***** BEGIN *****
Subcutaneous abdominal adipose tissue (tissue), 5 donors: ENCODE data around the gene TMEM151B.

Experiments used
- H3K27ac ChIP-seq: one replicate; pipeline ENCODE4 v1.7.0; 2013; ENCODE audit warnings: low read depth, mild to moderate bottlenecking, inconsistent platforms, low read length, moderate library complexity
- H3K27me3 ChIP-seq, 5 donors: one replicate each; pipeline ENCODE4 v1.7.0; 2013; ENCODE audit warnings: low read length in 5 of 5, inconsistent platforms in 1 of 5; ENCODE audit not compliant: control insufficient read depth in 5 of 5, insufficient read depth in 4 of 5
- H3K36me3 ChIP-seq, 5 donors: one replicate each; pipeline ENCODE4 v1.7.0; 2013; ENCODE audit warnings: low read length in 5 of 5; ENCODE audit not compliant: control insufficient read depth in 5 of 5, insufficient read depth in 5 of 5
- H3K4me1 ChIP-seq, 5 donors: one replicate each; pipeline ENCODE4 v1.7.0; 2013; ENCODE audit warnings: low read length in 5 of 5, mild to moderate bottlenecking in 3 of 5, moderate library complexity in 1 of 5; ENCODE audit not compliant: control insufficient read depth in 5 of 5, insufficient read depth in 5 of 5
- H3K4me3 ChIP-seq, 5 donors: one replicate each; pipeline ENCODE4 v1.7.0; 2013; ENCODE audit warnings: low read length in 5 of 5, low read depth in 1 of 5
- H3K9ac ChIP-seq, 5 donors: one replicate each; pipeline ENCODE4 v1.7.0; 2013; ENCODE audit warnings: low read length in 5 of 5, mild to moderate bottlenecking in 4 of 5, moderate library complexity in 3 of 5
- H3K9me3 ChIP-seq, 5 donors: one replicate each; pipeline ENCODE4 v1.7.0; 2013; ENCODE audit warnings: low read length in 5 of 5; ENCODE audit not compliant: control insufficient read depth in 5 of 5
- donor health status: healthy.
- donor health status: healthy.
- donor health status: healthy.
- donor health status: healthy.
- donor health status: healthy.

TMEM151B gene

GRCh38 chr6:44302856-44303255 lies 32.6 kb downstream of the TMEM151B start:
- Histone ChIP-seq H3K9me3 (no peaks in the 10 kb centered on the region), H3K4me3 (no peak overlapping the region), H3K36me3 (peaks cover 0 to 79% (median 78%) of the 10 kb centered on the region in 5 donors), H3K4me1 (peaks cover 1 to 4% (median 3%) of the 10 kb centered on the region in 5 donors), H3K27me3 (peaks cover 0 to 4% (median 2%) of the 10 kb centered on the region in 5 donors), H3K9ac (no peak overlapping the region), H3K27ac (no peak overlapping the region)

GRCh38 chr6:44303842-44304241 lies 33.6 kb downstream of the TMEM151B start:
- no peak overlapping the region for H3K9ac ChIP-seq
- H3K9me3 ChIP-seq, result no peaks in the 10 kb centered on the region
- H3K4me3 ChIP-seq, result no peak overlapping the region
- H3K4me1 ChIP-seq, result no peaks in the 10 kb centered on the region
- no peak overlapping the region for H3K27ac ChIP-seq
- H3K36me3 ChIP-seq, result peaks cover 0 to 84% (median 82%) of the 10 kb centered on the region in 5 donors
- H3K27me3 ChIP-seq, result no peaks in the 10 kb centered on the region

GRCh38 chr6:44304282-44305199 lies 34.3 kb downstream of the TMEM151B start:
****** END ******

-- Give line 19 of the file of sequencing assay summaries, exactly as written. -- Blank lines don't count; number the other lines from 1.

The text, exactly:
- no peak overlapping the region for H3K9ac ChIP-seq